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‘Room 104’: A Tribute to the HBO Show’s Imagination via 10 of Its Best Episodes

Four seasons of creativity are now yours to explore — if you haven't yet dove headfirst into this world, now's a great time to start.

Room 104

“Room 104”

Jordin Althaus/HBO

Room 104” comes to an end this week after a four-year run unlike any other in TV history. Its anthology framework wasn’t new, its roster of writers and directors included plenty of experienced TV vets, and many of these episodes had foundations in genres that have been on screens for decades.

Over 48 episodes, what this show did have was Room 104 itself, a drab four-wall set — and a blank canvas for anyone lucky enough to get the chance to play inside. Whether the storytellers that came through used that vague premise as an experiment, a challenge, or a chance to tell a story that could only exist within those confines, each new chapter was worth watching to see which path it took.

In fact, even though we’ve explained why we picked the 10 episodes below as some of the show’s best, it’s almost worth going in without any knowledge but the episode title. So much of the joy of “Room 104” comes from discovery, seeing how each episode veers away from the one before it. Whether or not you’re satisfied with the results, few shows in recent memory were as effective in challenging your assumptions and rewarding your patience.

What you won’t find in any of these episodes are human-android hybrids, a documentary look at father-and-son reconciliation, killer foam, dimension-hopping individuals, a reality-threatening sitcom, and the end of life on this planet. Have no fear: Those topics are all explored in the other three dozen entries (and plenty of them easily could be part of this collection, too).

If you’re just now diving into “Room 104,” there’s a chance these may end up being your favorites, too. They will show you what’s possible with a dining table, a couple of beds, a sink, a bathroom, a TV stand, and an unfettered imagination.

Room 104 Season 1 Episode 1 Melonie Diaz

Season 1, Episode 1, “Ralphie”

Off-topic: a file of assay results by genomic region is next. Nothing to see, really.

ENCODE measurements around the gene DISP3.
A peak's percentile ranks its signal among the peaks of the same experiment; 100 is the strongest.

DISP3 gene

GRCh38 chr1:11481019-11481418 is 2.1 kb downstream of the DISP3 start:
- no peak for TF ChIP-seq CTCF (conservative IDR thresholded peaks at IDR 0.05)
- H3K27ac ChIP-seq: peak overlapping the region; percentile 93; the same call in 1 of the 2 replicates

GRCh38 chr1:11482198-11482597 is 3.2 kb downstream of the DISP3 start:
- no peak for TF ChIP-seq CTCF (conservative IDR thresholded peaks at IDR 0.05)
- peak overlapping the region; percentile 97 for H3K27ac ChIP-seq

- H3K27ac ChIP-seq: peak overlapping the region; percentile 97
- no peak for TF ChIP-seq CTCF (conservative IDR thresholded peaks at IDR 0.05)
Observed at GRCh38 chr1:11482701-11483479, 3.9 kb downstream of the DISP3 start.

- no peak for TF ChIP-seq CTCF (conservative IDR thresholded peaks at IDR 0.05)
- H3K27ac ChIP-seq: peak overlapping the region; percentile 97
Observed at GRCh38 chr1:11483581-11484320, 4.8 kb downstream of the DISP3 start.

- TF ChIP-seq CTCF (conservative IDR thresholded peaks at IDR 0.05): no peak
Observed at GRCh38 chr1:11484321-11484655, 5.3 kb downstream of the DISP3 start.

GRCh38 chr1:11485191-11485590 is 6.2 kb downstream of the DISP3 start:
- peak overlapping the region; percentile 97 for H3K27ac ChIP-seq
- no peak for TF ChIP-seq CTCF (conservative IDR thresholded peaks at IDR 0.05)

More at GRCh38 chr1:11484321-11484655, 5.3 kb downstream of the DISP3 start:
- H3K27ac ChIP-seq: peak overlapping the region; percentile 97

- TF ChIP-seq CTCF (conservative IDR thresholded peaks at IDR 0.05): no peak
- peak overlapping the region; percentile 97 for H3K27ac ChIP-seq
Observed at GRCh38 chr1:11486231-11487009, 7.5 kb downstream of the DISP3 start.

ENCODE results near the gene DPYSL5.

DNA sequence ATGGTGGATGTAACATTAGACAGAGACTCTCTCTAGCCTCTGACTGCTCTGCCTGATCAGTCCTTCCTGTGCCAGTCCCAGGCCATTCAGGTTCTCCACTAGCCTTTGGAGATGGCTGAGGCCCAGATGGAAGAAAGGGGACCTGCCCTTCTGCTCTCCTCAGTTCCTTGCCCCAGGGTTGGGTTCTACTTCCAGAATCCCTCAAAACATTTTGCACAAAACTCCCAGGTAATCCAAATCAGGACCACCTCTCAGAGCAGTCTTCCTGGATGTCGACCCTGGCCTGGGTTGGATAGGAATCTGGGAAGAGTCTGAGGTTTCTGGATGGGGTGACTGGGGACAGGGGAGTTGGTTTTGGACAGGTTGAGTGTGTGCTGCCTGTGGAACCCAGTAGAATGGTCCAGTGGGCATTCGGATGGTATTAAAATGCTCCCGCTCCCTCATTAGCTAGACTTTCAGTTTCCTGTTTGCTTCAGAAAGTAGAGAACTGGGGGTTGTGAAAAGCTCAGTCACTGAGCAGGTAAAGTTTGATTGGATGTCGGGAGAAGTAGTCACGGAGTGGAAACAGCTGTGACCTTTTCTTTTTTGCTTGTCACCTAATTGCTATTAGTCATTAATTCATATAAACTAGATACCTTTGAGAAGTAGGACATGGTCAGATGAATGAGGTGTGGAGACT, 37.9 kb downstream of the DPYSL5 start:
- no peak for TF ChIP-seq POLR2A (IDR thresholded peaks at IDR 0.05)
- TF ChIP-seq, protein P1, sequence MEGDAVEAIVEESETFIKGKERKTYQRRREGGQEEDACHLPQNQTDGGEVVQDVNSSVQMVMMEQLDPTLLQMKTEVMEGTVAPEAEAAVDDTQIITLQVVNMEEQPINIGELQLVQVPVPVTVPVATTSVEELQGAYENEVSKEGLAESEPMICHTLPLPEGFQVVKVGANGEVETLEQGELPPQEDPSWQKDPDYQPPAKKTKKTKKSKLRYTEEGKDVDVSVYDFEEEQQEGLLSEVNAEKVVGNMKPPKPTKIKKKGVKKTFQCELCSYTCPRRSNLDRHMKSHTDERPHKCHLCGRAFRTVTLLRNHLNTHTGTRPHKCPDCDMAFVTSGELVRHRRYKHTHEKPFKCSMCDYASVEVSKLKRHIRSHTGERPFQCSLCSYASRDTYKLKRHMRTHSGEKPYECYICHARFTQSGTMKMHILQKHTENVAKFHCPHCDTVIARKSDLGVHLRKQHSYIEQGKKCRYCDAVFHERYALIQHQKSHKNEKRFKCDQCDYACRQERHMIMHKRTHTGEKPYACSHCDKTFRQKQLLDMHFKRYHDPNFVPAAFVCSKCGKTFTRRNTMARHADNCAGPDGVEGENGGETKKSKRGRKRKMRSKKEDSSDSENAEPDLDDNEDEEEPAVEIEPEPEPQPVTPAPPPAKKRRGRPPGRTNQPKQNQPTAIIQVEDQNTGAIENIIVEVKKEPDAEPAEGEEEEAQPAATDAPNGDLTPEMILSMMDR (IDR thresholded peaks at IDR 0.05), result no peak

written by Mark Duplass
directed by Sarah Adina Smith
cast: Melonie Diaz, Ross Partridge, Ethan Kent, Gavin Kent

As one of the lucky few who got to see “Room 104” premiere at a packed theater filled with raucous ATX TV Festival patrons, I may be pre-disposed to liking the series’ pilot a bit more than others. Still, looking back now, “Ralphie” has all the traits of a very good TV pilot, even to an episodic anthology where you get new stories every week. With the simple set-up of a babysitter (Diaz) watching a young boy (the two Kents), the episode is concise (23 minutes), self-contained (with one helluva kicker), and establishes an eerie, anything-can-happen locale where human stories will be told. Duplass’ script is fiendishly clever, and his ending certainly makes you want to keep watching — not to see if Ralphie will return, but to see what else this “Room” can do. — Ben Travers

Room 104 Episode 3 Orlando Jones

Season 1, Episode 3, “The Knockandoo”
written by Carson Mell
directed by Sarah Adina Smith
cast: Orlando Jones, Sameerah Luqmaan-Harris

If the show’s opening episode framed this unassuming motel room as a potential portal to an eerie dimension, this is the chapter that took that idea and proved such energy could flow in both directions. Rather than deal with the consequences of stumbling onto something unexplained, this small-scale chronicle of a mystic ritual goes in search of it. So many of the best “Room 104” episodes rely on a balanced build, going from an overall blandness to something far more unknowable. With the help of some DV tape stylizing and some subliminal messaging, this also becomes a thorough, unexpected processing of trauma that resolves in its own particular way. It’s still a great place to start any “Room 104” journey; after this, you’ll know there’s no limit to where it can end. — Steve Greene

Room 104 HBO Phillip Baker Hall, Ellen Geer

Season 1, Episode 12, “My Love”